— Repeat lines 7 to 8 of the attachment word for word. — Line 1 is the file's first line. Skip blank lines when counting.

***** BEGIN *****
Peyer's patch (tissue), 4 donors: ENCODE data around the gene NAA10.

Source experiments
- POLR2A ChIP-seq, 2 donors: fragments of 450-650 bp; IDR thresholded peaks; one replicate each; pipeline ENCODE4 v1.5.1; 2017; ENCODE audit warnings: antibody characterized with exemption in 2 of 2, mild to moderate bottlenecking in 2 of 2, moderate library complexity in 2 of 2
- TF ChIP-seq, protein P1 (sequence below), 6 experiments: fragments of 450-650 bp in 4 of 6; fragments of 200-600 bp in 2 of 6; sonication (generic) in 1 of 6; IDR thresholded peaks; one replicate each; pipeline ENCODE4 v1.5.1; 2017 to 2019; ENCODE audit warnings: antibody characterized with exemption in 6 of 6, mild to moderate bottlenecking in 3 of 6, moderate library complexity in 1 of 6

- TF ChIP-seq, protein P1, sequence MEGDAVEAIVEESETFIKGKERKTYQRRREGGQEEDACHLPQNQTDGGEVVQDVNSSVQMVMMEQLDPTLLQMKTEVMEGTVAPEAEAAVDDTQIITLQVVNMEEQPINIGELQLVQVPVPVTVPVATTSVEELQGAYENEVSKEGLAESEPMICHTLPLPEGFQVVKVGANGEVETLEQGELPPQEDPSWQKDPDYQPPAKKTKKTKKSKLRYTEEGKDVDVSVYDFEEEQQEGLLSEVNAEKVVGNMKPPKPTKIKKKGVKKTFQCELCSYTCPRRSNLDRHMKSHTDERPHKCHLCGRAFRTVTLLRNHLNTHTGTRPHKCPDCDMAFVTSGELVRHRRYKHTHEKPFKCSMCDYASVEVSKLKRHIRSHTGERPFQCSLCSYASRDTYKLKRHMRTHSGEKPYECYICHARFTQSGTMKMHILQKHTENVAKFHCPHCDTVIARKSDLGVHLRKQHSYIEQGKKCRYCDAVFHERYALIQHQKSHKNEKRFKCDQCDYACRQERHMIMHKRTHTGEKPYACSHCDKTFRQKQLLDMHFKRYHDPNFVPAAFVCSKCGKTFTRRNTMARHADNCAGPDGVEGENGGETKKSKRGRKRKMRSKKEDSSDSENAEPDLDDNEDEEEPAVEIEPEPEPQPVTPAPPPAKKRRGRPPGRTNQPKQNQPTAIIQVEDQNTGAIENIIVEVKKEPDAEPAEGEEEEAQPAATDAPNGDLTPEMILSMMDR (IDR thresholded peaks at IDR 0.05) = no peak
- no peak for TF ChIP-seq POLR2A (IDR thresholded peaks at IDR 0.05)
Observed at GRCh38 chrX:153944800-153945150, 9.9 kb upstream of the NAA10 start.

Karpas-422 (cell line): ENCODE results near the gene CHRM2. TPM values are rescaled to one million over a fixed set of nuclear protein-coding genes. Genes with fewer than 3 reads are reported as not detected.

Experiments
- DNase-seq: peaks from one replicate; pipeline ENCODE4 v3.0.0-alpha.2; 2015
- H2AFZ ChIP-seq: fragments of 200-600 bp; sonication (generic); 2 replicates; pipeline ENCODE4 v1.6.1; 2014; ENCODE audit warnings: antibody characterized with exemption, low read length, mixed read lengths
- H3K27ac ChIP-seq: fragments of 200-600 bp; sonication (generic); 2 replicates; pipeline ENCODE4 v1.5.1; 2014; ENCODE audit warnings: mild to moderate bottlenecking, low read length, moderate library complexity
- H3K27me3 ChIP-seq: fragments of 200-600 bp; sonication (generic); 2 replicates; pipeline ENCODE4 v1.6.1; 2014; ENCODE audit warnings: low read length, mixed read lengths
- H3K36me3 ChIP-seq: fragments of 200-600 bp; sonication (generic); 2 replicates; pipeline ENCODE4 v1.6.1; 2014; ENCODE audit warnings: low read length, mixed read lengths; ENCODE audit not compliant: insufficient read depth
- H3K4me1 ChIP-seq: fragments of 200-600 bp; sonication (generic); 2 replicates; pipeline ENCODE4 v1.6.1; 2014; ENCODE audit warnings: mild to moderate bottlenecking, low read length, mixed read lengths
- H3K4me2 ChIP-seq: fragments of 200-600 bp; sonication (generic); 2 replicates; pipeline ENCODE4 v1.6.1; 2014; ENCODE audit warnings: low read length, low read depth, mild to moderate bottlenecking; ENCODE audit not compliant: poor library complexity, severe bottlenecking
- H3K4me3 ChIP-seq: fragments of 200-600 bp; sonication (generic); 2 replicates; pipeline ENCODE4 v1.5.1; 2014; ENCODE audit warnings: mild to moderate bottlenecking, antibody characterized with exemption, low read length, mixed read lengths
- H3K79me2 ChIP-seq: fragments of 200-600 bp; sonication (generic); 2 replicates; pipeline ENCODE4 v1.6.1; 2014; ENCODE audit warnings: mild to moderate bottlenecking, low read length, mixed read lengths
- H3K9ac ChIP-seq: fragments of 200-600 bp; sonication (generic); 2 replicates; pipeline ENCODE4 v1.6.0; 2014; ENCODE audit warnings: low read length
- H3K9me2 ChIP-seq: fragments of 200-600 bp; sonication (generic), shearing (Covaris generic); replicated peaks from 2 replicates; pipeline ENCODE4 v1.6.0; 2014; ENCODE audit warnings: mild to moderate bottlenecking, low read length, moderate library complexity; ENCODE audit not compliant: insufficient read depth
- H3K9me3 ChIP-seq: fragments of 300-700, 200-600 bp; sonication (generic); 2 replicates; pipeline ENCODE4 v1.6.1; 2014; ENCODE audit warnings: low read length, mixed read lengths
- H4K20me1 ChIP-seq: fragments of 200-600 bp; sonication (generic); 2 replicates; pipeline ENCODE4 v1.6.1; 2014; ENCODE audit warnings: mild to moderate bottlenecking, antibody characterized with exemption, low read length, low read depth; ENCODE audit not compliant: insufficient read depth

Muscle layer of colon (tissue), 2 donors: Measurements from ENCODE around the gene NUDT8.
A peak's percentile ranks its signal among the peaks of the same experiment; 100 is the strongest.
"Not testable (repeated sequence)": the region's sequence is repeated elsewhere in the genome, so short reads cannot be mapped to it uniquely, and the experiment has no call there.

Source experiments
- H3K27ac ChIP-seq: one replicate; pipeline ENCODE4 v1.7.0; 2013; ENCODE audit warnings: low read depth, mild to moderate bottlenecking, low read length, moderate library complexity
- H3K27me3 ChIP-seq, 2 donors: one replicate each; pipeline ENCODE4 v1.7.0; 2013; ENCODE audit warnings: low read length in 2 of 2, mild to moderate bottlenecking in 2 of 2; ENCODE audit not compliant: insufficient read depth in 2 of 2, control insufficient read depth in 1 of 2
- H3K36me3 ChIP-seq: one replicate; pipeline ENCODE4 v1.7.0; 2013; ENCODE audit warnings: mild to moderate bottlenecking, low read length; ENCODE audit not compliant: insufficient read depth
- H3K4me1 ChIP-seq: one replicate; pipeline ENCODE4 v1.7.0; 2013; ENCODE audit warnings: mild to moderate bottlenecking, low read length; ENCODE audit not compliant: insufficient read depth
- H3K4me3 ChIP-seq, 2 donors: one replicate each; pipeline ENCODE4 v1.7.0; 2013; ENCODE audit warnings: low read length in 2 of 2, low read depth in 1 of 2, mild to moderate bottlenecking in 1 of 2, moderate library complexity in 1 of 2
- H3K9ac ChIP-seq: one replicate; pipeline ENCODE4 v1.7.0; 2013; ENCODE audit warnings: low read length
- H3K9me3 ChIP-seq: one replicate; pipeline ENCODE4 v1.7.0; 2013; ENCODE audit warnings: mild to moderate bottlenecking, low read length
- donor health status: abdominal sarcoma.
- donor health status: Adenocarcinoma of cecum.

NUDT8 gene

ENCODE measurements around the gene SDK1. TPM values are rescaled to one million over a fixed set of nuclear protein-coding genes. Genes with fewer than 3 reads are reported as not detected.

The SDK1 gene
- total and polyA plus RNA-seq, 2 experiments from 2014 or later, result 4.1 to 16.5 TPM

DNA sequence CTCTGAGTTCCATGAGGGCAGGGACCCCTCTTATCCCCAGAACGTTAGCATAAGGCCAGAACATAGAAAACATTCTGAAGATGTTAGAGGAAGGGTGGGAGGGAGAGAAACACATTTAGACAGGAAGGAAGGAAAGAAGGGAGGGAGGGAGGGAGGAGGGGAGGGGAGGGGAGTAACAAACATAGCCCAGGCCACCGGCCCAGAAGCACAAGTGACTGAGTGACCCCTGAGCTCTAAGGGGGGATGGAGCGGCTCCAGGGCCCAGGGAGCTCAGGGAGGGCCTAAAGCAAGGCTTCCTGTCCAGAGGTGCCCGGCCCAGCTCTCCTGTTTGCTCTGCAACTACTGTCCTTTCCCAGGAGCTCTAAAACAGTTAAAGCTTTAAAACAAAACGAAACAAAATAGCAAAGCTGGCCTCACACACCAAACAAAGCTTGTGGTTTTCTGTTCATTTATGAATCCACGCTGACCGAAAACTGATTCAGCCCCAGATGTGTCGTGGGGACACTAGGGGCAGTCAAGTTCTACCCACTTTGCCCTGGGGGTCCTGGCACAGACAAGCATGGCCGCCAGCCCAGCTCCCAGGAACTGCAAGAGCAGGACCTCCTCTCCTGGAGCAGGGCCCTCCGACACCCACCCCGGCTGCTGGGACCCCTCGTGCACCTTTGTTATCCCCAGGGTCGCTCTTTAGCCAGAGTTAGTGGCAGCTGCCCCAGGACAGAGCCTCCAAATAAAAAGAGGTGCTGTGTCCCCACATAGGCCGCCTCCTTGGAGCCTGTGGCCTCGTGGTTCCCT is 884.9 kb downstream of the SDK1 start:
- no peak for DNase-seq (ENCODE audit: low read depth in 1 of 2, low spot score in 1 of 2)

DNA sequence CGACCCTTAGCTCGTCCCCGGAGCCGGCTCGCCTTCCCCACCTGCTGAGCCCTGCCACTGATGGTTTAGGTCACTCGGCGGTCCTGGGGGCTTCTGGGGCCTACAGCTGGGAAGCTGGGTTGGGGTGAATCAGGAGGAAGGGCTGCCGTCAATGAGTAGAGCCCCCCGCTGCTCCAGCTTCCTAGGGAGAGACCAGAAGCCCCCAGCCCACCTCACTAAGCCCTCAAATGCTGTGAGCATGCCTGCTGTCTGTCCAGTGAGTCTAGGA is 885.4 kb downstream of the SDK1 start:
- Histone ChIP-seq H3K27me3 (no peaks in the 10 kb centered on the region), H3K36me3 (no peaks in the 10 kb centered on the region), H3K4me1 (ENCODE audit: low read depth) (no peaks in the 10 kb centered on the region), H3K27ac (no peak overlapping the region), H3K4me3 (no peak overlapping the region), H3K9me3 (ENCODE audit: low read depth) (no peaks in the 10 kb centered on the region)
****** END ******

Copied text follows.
Observed at GRCh38 chrX:153944800-153945150, 9.9 kb upstream of the NAA10 start.

Karpas-422 (cell line): ENCODE results near the gene CHRM2. TPM values are rescaled to one million over a fixed set of nuclear protein-coding genes. Genes with fewer than 3 reads are reported as not detected.